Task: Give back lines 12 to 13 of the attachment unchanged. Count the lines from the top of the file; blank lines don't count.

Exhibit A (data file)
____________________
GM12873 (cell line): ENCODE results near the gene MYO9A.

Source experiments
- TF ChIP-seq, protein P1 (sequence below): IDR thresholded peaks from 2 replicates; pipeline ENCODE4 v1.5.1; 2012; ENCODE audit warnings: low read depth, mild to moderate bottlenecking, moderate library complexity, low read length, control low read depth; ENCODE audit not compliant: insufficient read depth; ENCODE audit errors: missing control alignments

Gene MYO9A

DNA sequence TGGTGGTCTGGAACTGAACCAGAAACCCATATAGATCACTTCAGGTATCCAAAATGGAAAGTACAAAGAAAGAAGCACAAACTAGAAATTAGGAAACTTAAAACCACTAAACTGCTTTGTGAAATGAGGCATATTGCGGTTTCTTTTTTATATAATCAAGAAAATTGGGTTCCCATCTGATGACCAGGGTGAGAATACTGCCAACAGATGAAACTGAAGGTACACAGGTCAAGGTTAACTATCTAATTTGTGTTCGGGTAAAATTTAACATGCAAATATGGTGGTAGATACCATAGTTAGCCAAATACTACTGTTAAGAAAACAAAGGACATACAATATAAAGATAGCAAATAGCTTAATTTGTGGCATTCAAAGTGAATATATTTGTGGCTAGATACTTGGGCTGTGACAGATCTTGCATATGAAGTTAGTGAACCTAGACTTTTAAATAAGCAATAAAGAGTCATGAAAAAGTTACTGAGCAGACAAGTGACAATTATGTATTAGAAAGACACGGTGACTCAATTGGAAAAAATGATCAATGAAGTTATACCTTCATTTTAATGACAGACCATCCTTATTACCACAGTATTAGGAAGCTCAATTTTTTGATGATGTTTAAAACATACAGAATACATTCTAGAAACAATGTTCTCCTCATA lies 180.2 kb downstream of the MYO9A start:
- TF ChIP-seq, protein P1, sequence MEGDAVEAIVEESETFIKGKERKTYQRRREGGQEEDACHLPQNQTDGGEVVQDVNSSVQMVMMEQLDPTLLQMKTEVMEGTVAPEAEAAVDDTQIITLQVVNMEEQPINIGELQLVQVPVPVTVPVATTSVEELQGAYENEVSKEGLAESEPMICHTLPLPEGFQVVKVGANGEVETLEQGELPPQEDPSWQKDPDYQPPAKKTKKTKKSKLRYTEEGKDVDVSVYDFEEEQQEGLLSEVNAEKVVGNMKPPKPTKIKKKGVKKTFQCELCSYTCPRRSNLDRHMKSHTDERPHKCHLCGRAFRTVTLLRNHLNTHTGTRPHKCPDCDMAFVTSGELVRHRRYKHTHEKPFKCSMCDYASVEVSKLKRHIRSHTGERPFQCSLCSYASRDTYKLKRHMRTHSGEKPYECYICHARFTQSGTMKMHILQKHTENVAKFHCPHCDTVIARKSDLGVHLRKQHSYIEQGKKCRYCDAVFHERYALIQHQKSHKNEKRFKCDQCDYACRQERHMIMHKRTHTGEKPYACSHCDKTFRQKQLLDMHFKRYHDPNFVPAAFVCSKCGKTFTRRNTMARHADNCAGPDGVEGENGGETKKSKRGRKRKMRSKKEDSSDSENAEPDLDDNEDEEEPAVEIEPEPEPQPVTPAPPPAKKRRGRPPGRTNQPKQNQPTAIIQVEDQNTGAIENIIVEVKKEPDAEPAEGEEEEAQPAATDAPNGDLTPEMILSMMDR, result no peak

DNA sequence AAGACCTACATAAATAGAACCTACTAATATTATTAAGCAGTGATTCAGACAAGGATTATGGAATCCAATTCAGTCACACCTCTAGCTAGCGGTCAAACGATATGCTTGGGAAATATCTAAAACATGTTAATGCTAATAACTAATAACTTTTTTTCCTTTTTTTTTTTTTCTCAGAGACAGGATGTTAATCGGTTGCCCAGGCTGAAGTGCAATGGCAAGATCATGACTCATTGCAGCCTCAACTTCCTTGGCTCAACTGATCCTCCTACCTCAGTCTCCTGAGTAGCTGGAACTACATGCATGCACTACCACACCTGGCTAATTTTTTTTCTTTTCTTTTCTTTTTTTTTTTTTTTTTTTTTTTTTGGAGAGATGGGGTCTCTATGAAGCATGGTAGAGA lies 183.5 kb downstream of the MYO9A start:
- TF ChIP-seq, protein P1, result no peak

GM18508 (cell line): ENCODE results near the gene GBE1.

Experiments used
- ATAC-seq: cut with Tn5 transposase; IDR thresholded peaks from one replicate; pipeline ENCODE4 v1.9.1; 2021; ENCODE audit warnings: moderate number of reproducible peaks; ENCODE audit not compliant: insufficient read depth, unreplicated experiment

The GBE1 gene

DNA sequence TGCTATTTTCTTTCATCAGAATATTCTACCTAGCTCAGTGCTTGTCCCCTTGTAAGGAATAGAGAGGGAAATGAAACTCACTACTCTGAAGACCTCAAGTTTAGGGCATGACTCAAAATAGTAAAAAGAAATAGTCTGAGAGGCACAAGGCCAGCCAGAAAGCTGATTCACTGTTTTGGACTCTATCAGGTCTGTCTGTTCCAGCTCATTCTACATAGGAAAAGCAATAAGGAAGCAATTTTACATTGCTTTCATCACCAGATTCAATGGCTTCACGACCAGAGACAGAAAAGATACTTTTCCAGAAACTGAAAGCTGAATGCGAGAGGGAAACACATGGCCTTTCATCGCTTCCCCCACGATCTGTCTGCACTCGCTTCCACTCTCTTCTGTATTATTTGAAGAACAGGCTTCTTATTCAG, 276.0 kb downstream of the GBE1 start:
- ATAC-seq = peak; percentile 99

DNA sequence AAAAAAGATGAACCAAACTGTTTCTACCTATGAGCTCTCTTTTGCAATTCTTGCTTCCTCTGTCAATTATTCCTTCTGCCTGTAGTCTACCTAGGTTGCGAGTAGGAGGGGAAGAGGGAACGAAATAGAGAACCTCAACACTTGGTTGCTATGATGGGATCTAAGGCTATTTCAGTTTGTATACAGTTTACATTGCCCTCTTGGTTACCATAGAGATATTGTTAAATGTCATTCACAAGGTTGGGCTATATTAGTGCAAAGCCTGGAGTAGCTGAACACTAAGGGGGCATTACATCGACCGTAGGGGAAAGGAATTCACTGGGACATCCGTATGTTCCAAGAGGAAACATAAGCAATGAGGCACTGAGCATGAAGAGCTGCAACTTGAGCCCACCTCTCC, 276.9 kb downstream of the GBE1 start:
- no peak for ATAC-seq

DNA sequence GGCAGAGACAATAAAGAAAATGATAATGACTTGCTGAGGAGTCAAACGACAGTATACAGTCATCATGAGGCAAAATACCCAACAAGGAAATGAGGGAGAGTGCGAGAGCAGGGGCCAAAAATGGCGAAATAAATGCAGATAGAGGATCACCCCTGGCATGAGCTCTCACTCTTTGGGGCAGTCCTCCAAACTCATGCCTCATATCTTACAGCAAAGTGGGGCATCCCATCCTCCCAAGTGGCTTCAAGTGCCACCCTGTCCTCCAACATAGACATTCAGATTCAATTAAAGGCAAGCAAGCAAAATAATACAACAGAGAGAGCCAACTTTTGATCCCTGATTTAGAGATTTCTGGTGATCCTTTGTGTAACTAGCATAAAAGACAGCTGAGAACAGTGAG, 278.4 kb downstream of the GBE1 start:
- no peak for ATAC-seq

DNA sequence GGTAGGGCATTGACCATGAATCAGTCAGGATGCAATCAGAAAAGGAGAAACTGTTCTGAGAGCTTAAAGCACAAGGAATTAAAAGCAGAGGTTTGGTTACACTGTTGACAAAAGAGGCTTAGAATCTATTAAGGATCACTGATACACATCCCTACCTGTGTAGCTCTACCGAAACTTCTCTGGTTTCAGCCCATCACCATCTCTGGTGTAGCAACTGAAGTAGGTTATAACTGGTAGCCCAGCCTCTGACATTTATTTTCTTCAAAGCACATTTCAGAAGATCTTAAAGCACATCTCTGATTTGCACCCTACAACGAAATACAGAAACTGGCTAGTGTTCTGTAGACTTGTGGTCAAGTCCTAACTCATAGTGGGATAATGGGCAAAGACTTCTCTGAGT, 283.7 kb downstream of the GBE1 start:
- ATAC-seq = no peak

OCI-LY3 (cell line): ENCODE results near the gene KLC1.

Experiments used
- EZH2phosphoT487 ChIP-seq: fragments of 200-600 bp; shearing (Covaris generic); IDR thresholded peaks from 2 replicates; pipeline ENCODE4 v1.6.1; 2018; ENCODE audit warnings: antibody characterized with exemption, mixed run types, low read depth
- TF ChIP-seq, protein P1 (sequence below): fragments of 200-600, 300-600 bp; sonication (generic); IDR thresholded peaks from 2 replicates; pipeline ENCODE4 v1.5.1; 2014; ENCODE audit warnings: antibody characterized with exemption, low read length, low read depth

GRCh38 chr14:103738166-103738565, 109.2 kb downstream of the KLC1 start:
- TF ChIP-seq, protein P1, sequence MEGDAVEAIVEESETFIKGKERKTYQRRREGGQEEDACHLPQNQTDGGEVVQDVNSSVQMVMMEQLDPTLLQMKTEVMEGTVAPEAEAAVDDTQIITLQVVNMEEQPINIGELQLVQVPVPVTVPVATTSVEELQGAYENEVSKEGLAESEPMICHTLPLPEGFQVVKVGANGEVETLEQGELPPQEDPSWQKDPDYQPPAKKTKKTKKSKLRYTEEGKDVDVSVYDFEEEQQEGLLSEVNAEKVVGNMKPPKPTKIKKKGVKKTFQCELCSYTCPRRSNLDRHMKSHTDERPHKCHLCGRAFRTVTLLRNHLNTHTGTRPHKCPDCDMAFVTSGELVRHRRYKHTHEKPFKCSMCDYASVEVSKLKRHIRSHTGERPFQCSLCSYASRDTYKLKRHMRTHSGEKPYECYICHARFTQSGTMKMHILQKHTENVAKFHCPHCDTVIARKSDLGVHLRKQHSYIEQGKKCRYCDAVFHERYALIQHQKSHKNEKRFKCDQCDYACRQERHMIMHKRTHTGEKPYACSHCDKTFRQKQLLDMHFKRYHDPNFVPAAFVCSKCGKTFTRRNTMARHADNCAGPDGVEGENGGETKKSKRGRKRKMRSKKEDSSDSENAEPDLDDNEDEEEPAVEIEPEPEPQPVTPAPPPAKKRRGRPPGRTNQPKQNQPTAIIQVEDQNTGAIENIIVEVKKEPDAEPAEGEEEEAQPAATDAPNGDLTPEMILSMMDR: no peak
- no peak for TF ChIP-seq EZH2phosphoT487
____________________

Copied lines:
The GBE1 gene

DNA sequence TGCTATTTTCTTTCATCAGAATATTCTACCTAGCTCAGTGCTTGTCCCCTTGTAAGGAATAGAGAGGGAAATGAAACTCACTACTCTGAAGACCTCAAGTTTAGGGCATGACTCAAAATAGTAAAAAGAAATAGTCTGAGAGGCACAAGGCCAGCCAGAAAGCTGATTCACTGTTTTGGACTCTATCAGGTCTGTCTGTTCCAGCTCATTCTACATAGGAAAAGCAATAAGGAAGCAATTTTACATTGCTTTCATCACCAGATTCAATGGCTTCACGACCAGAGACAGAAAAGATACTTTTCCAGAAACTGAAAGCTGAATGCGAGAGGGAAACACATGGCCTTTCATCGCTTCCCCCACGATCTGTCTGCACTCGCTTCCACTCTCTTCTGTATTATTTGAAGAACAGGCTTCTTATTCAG, 276.0 kb downstream of the GBE1 start: